Same Time, Same Place (Buffy, Season 7, Episode 3)

Willow returns to Sunnydale, anxious about seeing her friends again. Unfortunately, she arrives at about the same time as a demon named Gnarl. Gnarl’s particular characteristics include razor sharp talons with a paralysing venom, and a penchant for flaying his victims and lapping up their blood. To complicate matters, Willow accidentally enspells herself so that she can neither see, nor be seen by, her friends. Luckily, demons and vampires seem not to be affected by the spell, or perhaps Willow wasn’t anxious about what Anya the Vengeance Demon or Spike, formerly called William the Bloody, would think of her recent past dip into flaying people.  Regardless, both Anya and Spike can see Willow, and they help reunite Willow with her friends.

Dawn comes to the rescue first, by identifying Gnarl and his abilities. (Unfortunately, she gets clawed by him, ends up paralysed, and is taunted by Xander with words like ‘vomit’ and intimations that she will be good at limbo — as the limbo pole.) Dawn describes Gnarl as a ‘parasite’ because he eats his victims’ flesh. Usually, however, parasites don’t kill their victims outright — that’s the job of a predator. Symbiosis is more of a parasite function, although if parasite load becomes too heavy, the victim will likely become malnourished as the parasites siphon off nutrients, and ultimately die.

At the end of the episode, Buffy confesses to Willow that Buffy suspected Willow of flaying the Gnarl’s victims. Willow says that as the Slayer, she had to speak her suspicions. She did not have the luxury, as Xander did, of keeping them to herself. The dialogue offered a nice parallel to an earlier statement by Gnarl, as he stalked a victim: ‘The wind speaks’.

The episode presents two challenges for the Chinese Medical practitioner. The first concerns differential diagnosis. How do we know when to use the Channel Divergences to treat a patient, and when do we assess the presence of a parasite? In both cases, the patient’s humours may be in the process of being consumed.

The second challenge is a type of bi affecting the voice and speech: Throat bi. The throat is an area in which wind can easily be trapped — and offer its own raspings as speech. Typically, the single most efficacious point to treat throat bi, in cases where the patient cannot speak his or her own ‘truth’, is HT-7. It is not a CD point. However, before I undertake CD treatments in full, I want first to explore the herbal options for treating bi syndromes which do not affect the joints.  In this case, I would recommend Ban Xia Hou Po Tang.  Traditionally, it is indicated for ‘plum pit qi’.  The presence of Ban Xia focuses the indication on the sorts of people who are able to find something wrong in anything; typically this wrong item is a tiny thing that only they can see.  Perfectionists respond well to Ban Xia Hou Po Tang.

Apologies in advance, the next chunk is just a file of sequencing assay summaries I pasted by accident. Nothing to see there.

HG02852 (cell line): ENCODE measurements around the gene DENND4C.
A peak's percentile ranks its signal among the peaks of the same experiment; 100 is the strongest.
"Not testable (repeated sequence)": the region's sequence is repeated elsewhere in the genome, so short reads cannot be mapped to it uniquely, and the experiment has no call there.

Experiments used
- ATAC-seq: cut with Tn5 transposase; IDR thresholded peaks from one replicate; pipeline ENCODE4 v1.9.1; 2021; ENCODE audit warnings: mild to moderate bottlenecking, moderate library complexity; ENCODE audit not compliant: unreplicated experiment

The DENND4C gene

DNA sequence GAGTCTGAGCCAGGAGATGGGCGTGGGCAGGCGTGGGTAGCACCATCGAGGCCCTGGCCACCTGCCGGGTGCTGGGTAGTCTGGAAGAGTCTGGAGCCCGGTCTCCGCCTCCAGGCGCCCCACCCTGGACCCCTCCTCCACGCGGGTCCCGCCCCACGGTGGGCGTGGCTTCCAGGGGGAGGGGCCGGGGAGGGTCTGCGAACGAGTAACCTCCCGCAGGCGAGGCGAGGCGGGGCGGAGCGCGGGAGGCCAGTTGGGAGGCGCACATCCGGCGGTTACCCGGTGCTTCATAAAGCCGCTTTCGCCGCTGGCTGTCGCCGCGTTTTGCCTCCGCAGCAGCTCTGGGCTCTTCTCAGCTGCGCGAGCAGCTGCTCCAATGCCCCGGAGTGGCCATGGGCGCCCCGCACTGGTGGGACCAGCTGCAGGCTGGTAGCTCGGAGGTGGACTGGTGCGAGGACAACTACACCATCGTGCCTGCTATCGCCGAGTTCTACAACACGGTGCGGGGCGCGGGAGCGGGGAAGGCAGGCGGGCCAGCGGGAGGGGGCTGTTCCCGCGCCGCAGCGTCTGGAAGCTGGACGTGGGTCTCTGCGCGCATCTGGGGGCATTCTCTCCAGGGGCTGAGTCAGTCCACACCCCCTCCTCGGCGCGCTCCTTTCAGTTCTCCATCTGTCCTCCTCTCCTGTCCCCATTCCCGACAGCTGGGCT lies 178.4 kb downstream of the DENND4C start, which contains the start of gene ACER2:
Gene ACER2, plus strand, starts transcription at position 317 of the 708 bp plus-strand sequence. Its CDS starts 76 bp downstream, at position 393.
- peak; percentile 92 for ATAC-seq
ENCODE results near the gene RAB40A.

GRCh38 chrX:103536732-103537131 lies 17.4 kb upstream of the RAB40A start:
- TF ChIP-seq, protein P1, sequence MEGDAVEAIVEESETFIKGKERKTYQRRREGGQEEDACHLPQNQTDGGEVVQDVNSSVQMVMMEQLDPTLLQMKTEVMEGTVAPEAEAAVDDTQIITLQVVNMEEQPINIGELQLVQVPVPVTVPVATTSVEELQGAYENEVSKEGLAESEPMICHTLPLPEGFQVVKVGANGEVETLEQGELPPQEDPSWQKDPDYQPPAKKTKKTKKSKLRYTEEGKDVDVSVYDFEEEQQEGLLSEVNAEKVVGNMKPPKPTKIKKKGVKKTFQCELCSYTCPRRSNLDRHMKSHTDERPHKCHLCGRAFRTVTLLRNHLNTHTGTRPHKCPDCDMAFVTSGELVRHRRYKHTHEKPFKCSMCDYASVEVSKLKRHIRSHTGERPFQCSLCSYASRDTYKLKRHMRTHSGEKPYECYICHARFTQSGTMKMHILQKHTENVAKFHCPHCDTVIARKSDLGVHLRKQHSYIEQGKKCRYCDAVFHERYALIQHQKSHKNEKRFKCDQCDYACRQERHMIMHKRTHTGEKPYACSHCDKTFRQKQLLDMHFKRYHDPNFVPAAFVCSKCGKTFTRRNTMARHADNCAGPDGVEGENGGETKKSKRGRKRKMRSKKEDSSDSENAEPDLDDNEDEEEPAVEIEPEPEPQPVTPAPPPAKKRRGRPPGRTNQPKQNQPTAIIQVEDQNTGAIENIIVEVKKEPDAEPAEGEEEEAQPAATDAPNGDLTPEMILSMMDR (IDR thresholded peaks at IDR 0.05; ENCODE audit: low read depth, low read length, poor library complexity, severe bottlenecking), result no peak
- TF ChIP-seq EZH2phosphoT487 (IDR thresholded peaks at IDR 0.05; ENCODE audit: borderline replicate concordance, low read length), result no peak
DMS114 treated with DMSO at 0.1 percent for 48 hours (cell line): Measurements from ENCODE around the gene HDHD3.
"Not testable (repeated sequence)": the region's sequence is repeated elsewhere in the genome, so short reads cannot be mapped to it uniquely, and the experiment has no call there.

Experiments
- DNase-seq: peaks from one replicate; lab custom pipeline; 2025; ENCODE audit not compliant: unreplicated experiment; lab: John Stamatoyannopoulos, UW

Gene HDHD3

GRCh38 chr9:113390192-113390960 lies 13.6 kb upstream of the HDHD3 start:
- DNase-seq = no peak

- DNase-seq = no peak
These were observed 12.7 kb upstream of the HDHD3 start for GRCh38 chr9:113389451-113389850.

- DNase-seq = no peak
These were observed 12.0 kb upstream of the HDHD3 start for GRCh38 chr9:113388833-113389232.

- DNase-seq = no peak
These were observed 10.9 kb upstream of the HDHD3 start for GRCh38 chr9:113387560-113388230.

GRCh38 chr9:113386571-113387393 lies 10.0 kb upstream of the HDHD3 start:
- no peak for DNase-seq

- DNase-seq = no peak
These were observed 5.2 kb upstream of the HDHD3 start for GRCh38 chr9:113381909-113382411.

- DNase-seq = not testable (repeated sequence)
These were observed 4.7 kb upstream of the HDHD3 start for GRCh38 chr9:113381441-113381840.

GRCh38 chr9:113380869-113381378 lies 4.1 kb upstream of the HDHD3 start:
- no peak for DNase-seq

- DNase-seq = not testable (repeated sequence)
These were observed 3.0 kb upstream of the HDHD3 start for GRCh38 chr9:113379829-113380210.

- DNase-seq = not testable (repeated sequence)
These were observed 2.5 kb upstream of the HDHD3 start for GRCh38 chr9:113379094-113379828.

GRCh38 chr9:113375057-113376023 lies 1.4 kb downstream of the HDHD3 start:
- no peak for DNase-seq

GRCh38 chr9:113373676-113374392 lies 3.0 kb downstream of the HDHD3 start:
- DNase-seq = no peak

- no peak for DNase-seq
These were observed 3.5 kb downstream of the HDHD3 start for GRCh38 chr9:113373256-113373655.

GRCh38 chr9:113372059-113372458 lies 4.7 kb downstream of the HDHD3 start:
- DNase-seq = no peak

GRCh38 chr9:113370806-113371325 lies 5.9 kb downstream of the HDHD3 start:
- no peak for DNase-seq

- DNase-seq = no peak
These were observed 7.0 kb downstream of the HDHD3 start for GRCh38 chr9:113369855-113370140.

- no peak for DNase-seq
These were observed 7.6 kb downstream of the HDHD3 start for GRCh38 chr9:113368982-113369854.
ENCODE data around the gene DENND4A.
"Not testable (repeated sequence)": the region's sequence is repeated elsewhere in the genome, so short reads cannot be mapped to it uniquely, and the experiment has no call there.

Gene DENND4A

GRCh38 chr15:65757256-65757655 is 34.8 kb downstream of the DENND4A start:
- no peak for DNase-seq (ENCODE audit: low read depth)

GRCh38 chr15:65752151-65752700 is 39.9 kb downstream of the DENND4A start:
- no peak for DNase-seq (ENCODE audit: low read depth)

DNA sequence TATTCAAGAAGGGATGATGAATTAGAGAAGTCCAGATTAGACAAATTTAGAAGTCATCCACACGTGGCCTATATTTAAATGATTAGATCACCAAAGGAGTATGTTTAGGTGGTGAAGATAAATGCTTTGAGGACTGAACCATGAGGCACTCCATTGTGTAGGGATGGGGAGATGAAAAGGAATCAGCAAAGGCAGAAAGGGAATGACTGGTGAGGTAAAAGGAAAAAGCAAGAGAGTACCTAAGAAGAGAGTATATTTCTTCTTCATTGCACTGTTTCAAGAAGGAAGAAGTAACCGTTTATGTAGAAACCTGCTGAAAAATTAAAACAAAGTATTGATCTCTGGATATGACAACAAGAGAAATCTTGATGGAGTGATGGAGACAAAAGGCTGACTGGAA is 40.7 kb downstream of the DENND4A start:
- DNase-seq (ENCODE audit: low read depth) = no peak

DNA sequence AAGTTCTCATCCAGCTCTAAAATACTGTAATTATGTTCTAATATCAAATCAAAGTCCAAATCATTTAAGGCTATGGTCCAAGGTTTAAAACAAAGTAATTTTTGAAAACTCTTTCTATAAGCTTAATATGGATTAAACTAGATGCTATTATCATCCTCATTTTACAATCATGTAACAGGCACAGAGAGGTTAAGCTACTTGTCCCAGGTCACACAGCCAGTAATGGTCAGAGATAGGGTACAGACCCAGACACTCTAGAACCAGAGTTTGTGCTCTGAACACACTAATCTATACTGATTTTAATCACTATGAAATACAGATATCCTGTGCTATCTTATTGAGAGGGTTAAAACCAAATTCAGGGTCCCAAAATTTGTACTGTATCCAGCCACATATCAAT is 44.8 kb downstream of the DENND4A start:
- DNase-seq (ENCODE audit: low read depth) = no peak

The second case, though, ties in with the first: how do we know if the patient speaks, or if the disease speaks?  I will leave that question open for philosophical debate.  Please comment if you have any suggestions or clinical experiences on the matter.

To return to the initial question, when is a channel divergence treatment indicated?  Next, what sorts of parasites home in on the various humours?  Identifying these will help parse out when the patient is presenting with a parasite and when the patient is presenting with a latent pathogen (often categorised by biomedicine as an auto-immune disease).  Although bi-syndromes can be either cold or hot, that classification is more helpful for herbal treatments.  For acupuncture, a different set of criteria apply.  In general, CD issues are autoimmune, involving full or empty heat; parasites, due to their yin-nature often present with cold symptoms (in biomedicine, this is because parasites secrete anti-inflammatory proteins in order to more effectively hide in the body).  The disease itself will speak to the practitioner and guide treatment; but the patient’s own concerns must be addressed in the process.